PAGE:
WASHINGTON — One day after her long-awaited return to Congress, Sen. Dianne Feinstein, D-Calif., attended her first Judiciary Committee meeting after a months-long absence after being diagnosed with shingles in February.
With Feinstein’s «yes» votes in Thursday’s election meeting, Democrats were able to send three additional judicial nominees to the full Senate for consideration in party-line votes: Charnelle Bjelkengren to be a district court judge in Washington state; Kato Crews to be a district court judge in Colorado and Marian Gaston to be a district court judge in California.
With the need for a majority and the panel split between 11 Democrats and 10 Republicans, Democrats had been unable to advance nominees without some level of bipartisan support due to Feinstein’s absence, prompting some to call for her resignation.
But on Thursday, some Democrats were relieved to be able to hit the gas again with Biden’s nominees without needing the support of the GOP.
«It’s going full speed, absolutely,» said Sen. Richard Blumenthal, D-Conn. «There are no delays or delays that I can see.»
Sen. Cory Booker, DN.J., defended Feinstein’s decision not to resign, saying that «like many other senators in our history, he had an illness.»
He has returned to the Senate. I’m excited about it. The Senate was working hard. Many judiciary nominees have gone through the Senate,” Booker said. “So, it’s great that he’s back. She is someone I have leaned on in my 10 years here as an incredible confidant and mentor.»
Sen. John Kennedy, R-Los Angeles, said he was disappointed to see Democrats promote a candidate like Bjelkengren after she failed to answer simple questions about the Constitution during her hearing, such as what Articles V and II say.
“There are a handful of President Biden’s candidates who are more activists than lawyers,” Kennedy said Thursday. “And just based on a cursory examination of them, it looks like they got their law degrees over a happy meal. And they don’t deserve to be judges. And it disappoints me.»
The meeting began just after 10 a.m. ET, and Feinstein, D-Calif., arrived around 11:24 a.m.; senators are often in and out of committee meetings and several other members voted by proxy during Thursday’s meeting. The committee approved some nominees with bipartisan support before Feinstein’s arrival and then advanced three others with only Democratic votes, including their «yes.»
Feinstein, 89, was wheeled into the committee room in a wheelchair and did not answer questions from reporters.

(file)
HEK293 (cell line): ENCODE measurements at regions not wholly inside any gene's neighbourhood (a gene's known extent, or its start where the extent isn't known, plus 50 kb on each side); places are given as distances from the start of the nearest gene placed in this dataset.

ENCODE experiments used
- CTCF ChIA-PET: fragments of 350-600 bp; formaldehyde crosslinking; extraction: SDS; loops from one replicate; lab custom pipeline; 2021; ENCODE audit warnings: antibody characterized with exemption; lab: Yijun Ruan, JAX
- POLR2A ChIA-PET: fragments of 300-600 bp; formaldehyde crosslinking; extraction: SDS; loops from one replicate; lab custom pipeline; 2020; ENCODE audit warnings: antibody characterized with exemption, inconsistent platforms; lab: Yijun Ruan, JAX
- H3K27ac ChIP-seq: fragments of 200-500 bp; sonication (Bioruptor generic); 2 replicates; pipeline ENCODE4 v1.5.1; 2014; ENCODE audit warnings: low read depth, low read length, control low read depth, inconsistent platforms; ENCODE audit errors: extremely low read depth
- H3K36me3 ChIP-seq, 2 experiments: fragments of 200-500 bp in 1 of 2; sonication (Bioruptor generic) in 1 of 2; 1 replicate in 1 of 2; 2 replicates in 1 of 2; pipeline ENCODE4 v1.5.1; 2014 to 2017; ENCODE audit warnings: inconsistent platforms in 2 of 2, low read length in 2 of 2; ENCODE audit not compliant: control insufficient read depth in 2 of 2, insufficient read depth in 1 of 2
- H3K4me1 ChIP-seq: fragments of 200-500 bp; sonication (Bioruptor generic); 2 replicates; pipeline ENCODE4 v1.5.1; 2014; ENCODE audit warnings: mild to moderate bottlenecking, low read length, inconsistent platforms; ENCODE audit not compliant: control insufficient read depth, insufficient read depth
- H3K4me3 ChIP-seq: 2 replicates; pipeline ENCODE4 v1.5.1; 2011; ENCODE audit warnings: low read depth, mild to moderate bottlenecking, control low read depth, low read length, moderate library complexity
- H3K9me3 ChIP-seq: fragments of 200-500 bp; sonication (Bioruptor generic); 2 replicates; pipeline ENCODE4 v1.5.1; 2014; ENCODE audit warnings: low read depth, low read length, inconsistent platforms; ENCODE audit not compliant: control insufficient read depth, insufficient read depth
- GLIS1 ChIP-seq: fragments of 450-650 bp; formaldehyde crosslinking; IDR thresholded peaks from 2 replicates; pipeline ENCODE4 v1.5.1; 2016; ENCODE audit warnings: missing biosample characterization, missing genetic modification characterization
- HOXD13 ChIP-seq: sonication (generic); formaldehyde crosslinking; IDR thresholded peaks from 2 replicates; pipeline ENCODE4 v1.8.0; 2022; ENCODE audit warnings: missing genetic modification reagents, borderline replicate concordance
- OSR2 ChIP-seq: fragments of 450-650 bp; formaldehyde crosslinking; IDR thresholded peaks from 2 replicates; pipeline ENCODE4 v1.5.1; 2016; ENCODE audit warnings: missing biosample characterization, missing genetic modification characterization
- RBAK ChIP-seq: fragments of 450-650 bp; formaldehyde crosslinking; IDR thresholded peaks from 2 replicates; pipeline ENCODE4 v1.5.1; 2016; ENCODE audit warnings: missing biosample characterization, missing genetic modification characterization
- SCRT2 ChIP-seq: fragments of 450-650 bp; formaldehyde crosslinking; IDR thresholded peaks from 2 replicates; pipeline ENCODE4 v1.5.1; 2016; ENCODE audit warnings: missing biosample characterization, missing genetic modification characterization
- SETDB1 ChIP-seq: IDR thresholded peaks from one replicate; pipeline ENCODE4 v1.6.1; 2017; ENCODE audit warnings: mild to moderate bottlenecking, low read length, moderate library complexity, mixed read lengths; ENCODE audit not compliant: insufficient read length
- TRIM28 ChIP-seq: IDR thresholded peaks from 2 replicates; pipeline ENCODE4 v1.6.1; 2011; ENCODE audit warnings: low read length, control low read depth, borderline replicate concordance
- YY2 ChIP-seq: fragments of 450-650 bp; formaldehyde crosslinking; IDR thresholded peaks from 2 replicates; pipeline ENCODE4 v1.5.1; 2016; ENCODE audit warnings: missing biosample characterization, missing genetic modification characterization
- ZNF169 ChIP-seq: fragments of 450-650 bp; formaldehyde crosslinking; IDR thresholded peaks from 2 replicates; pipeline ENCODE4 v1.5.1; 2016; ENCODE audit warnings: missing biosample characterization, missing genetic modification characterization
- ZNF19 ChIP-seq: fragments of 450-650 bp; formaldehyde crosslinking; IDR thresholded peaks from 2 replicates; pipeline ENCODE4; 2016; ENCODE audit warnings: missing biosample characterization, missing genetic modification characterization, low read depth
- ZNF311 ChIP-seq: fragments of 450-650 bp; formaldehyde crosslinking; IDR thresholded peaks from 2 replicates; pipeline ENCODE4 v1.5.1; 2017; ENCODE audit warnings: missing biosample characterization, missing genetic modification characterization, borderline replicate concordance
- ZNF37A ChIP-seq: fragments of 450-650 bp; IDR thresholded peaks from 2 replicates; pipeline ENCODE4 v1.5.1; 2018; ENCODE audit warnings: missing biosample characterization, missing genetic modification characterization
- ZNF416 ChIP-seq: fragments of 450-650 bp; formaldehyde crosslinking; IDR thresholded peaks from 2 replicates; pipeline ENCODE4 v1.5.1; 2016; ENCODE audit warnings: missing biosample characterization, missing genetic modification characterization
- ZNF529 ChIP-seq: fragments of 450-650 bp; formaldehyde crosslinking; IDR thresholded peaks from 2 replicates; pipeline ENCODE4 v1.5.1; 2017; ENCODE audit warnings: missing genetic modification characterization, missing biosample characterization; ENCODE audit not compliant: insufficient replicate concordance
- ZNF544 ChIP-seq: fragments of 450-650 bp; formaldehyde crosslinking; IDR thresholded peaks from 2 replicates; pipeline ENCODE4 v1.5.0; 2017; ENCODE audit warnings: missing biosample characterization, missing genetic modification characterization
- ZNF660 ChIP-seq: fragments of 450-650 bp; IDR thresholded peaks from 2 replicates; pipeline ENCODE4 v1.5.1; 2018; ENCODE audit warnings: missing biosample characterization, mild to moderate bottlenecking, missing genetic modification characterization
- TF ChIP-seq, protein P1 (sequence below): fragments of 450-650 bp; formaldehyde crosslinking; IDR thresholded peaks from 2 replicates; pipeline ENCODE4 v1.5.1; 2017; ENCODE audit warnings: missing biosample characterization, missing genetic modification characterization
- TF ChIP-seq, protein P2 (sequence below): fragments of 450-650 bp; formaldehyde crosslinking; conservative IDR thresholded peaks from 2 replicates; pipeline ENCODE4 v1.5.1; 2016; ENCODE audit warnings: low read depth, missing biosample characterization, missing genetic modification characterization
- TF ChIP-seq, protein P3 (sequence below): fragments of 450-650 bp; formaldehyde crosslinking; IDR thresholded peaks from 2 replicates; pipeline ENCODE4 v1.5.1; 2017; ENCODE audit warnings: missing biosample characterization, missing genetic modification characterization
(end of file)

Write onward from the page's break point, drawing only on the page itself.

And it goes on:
When Feinstein arrived in the committee room, Durbin announced his presence to a standing ovation from his colleagues. Feinstein, now without a wheelchair, walked to take his seat, appearing to say «thank you» to the applauding senators and staff. He sat down next to Durbin and shook his hand.
«I think I speak for all of us with feelings of relief and support for our colleague, Senator Feinstein, who has returned to Washington,» Senate Judiciary Chairman Dick Durbin, D-Ill., said in opening remarks earlier of his arrival. . «I know she’s been through some major health issues and we all wish her the best.»
Ranking member Sen. Lindsey Graham, RS.C., echoed Durbin in his opening remarks.
«I, too, want to welcome Senator Feinstein and I’m glad to have her,» McCarthy said.
One Biden candidate who did not get a vote today was Michael Delaney, selected to be a judge on the Court of Appeals for the First Circuit. Delaney has faced questions about his role in a school sexual assault case and it’s unclear if he has the votes to be confirmed. It is unclear when the committee will vote on his nomination.
The last Judiciary Committee meeting Feinstein attended was Feb. 16, the last day she voted before her return to Congress on Wednesday.
Feinstein defended himself against calls for his resignation last week, noting in a statement that the Judiciary Committee had put forward seven nominees who had bipartisan support and saying there was «no slowdown.»
In April, Democrats petitioned to temporarily replace Feinstein on the Judiciary Committee. Senate Republicans blocked the attempt.
The 89-year-old man was first elected to the Senate in 1992. She announced in February that she will not seek re-election in 2024, opening what is expected to be a fierce Democratic contest for her replacement.
Thursday’s Judiciary Committee meeting adjourned at noon.
Liz Brown-Kaiser contributed.